new-york

Ilya Kabakov

Entrance to Ilya Kabakov’s exhibits is always carefully choreographed. At the Barbara Gladstone Gallery you found yourself caught in a trembling gray curtain as you entered the space. At the Whitney Biennial you passed through a very squeaky door—an obscure object of Soviet nostalgia—the sound of it opening and closing punctuating the slide shows of family snapshots intended as therapy for elderly patients. What interests Kabakov is precisely the threshold between street and museum, trash and art, the disposable and the memorable.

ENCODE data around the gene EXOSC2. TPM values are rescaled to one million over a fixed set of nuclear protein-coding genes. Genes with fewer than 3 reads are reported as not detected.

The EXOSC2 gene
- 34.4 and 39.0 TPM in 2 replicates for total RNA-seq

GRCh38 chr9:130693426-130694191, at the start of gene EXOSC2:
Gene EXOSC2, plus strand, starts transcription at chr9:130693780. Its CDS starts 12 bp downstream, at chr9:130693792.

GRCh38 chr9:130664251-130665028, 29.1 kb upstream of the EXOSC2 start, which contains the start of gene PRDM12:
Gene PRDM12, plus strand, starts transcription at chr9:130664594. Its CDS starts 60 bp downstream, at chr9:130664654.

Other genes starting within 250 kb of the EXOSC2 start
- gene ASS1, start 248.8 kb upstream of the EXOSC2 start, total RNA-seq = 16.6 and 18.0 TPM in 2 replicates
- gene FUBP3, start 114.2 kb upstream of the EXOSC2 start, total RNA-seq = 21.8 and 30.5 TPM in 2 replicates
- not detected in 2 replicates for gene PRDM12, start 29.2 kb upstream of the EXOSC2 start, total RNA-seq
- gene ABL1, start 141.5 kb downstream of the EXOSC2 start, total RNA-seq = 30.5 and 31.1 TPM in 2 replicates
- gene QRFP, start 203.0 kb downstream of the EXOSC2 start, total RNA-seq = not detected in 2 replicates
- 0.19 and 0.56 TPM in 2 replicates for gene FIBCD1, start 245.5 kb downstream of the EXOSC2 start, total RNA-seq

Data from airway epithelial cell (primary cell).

The Life of Flies, 1992, (first shown at the Kunstverein in Cologne and reinstalled this winter at Barbara Gladstone) documented many forgotten worlds—from the invisible universe of household flies to the lost imaginary community of unofficial Soviet artists. The gallery was transformed into a dimly lit Soviet provincial museum where the new was presented as always

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